Then again, that's how Martha got started, and look where she's ending up.

  4. A couple thoughts:

    You could go with the "Friends" Monica moment when she made candy for everyone and put it on her door in order to meet more of the neighbors, but that didn't work so well. Hopefully you don't have a "Joey" across the hall so it might work better for you.

    Just bake brownies (leave out the nuts BECAUSE of the allergy thing) and just take them on some idle Saturday afternoon. I for one usually don't answer the door / phone when I am getting my groove on so you shouldn't worry about getting some one in mid .

    I agree we should get to know our neighbors better. I am guilty of not really knowing mine, or hating mine. I know as a kid I knew ALL my neighbors to the point where I would get invited into their houses for a cookie and soda or something of that nature. I miss those days!!

  5. Brian,

    I live in the burbs (NJ) and my neighbors are so unfriendly. Just they other day when I was trying to back out of my driveway and my neighbors were standing at the end of the driveway. I asked them to move and got the hand waved hush…My neighborhood is so full of crappy people. I would sometimes rather them be able to hear the headboard banging against the wall, that way I knew I annoyed them as much as they annoy me.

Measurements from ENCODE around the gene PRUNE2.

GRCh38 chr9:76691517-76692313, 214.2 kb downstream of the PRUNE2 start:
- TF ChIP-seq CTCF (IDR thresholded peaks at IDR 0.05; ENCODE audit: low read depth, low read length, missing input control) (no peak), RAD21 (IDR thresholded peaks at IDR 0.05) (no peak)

6. When I lived in NYC, I never knew my neighbors, just the doormen if I had them. And that's a whole other dimension. Friends, but during the holidays don't even dare mention brownies. I think it's city living. In the burbs now, I have neighbors I adore, the ones that are ready to feed you if you even think about food. And I have neighbors I have to be very cautious around, you know the ones.

  7. I have lived in my building for 3 years and I don't know a single person. In fact, I don't even think I have ever seen the same person twice. The only person I often see other then my dry cleaner is my neighbor who is always standing outside walking her dog. But she is always wearing such an unhappy face so I never say hello. I have often thought about anonymously posting all the doors on the street with a poster for a "block party" on some given Saturday and sees who shows up. However I never will because it takes too much effort and isn't that your point…were all to damn busy.